, Volume 6, Issue 6, pp 447-452

Are omega-3 fatty acids the most important nutritional modulators of coronary heart disease risk?

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Abstract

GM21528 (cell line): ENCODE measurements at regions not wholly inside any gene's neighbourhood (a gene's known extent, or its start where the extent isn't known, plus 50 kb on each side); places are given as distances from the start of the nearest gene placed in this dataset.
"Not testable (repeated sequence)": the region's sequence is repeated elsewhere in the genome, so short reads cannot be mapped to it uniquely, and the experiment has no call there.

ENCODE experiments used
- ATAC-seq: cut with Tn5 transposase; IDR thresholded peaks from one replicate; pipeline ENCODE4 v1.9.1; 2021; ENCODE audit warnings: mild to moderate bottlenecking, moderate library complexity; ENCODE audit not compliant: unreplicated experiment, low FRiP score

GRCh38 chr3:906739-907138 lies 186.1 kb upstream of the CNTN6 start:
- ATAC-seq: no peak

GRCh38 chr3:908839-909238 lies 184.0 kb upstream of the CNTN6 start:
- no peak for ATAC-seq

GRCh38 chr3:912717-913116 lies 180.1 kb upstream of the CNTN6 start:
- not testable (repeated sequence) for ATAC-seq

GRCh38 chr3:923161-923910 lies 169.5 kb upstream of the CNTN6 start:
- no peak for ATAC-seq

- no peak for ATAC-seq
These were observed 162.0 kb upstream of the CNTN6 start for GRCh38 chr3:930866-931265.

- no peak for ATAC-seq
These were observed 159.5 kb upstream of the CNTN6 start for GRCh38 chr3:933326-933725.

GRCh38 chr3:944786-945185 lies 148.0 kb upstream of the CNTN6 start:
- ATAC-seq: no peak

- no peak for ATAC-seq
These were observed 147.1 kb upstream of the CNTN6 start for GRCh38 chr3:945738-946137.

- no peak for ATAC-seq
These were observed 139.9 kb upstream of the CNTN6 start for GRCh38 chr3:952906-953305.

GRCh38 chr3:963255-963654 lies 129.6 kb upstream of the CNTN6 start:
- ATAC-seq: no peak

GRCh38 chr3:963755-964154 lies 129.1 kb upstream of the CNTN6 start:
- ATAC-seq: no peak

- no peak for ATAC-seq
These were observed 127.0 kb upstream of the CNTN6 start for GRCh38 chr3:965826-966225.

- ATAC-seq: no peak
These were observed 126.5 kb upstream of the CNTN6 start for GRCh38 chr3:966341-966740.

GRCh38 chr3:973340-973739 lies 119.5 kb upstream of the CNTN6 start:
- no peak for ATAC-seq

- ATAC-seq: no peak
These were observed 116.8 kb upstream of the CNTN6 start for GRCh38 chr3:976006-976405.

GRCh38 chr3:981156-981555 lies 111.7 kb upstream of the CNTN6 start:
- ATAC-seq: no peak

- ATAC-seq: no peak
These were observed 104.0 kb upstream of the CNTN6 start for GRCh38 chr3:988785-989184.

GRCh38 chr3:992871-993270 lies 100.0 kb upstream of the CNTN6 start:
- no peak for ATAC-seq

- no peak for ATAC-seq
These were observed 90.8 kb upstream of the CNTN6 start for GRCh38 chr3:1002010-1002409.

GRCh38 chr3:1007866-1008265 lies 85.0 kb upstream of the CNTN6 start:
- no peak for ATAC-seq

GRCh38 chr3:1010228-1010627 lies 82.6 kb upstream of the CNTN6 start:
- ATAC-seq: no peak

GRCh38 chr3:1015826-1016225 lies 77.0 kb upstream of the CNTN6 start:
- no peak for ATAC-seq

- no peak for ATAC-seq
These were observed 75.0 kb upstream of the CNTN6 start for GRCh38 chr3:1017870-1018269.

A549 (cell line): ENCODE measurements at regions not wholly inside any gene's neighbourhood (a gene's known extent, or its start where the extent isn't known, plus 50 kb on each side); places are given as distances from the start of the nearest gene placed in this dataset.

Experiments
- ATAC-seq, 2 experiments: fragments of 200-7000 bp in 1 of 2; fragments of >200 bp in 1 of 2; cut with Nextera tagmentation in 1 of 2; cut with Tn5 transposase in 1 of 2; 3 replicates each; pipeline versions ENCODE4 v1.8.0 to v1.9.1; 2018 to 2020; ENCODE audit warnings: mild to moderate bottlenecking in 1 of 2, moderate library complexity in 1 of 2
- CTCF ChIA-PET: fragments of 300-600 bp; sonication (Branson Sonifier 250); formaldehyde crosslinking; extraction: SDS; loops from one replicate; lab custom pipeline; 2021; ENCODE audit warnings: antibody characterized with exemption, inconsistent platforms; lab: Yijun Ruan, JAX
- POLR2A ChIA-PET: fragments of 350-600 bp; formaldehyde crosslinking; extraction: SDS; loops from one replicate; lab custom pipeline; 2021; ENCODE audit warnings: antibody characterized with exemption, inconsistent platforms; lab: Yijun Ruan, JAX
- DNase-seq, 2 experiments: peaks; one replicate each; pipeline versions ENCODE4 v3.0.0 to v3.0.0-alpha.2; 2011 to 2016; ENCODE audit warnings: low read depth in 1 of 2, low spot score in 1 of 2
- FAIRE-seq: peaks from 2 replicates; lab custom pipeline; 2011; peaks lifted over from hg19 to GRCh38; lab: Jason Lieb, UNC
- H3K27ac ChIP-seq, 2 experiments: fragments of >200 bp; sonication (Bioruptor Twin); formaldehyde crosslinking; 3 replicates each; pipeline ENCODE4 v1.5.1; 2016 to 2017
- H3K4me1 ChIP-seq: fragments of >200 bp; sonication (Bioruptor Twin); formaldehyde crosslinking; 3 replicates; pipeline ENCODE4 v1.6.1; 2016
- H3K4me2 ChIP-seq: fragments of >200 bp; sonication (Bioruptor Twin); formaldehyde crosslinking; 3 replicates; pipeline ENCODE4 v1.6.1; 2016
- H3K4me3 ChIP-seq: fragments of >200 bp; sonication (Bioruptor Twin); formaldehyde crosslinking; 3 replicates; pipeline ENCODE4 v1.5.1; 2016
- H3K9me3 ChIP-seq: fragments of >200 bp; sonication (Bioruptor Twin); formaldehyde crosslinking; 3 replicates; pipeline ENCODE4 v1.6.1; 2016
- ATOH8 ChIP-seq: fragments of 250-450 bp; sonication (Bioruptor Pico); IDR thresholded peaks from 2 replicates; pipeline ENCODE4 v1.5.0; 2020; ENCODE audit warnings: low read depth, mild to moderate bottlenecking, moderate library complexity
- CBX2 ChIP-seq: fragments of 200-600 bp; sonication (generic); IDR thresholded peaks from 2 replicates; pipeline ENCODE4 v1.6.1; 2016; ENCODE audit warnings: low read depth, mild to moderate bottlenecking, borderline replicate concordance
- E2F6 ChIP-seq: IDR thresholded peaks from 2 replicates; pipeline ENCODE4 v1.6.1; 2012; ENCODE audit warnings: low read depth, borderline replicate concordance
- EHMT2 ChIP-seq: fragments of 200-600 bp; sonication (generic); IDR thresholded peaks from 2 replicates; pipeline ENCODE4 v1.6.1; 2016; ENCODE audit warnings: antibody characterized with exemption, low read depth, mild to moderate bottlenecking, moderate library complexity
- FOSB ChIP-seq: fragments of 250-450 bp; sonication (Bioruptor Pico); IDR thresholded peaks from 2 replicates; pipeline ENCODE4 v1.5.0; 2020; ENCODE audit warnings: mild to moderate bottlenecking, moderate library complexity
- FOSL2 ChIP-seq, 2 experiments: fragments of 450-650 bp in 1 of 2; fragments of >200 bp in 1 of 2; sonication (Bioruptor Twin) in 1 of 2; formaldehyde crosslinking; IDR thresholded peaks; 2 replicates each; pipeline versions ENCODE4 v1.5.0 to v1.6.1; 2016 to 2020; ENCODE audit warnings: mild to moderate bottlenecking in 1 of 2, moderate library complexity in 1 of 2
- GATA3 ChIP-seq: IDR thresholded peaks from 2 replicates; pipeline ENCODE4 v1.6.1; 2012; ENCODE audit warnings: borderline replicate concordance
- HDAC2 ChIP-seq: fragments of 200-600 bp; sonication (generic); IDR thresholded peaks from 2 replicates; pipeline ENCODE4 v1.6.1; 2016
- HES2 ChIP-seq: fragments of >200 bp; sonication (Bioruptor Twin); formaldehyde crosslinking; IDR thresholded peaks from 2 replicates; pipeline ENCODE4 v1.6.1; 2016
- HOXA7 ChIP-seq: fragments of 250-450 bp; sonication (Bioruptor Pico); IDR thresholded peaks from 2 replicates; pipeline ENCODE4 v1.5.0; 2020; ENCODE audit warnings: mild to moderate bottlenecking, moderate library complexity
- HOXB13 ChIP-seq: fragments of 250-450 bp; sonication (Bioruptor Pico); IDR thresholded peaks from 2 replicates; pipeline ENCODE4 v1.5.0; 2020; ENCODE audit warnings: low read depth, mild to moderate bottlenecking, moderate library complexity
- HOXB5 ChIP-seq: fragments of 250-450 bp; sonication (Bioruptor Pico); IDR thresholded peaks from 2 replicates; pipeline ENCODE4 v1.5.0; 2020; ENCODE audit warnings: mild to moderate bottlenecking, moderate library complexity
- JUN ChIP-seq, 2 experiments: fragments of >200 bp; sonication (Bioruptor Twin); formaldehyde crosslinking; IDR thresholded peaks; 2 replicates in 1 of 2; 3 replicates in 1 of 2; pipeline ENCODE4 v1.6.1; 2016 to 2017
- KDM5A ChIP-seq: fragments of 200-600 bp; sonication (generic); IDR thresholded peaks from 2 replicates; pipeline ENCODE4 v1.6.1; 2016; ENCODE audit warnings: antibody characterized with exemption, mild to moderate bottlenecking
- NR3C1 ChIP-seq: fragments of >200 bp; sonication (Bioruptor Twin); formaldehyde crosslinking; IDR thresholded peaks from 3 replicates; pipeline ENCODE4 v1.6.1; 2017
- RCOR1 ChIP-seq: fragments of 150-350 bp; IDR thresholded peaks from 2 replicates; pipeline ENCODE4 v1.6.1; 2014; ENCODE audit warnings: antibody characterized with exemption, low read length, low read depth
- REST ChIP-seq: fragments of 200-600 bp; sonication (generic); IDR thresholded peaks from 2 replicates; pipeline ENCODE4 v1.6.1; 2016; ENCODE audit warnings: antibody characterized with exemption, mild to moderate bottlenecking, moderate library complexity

With each passing year, the evidence linking an increased risk for coronary heart disease (CHD) death with a chronic dietary deficiency in long-chain omega-3 (n-3) fatty acids (FAs) grows stronger. Recently, a federally mandated evidence-based review in the United States concluded that n-3 FAs, especially eicosapentaenoic acid (EPA) and docosahexaenoic acid (DHA), have clear cardioprotective effects, and national and international expert panels and health organizations have begun to call for increased EPA and DHA intakes. Consumption of between 450 and 1000 mg/d is recommended for those without and with known CHD, respectively. Based on animal and isolated cell studies, these FAs were presumed to have antiarrhythmic effects. The first direct evidence for this in humans was recently published, as were new data linking low n-3 FA intakes with risk for developing atrial fibrillation. The strength of the n-3 story has now led to a proposal that blood levels of EPA plus DHA be considered a new, modifiable, and clinically relevant risk factor for death from CHD.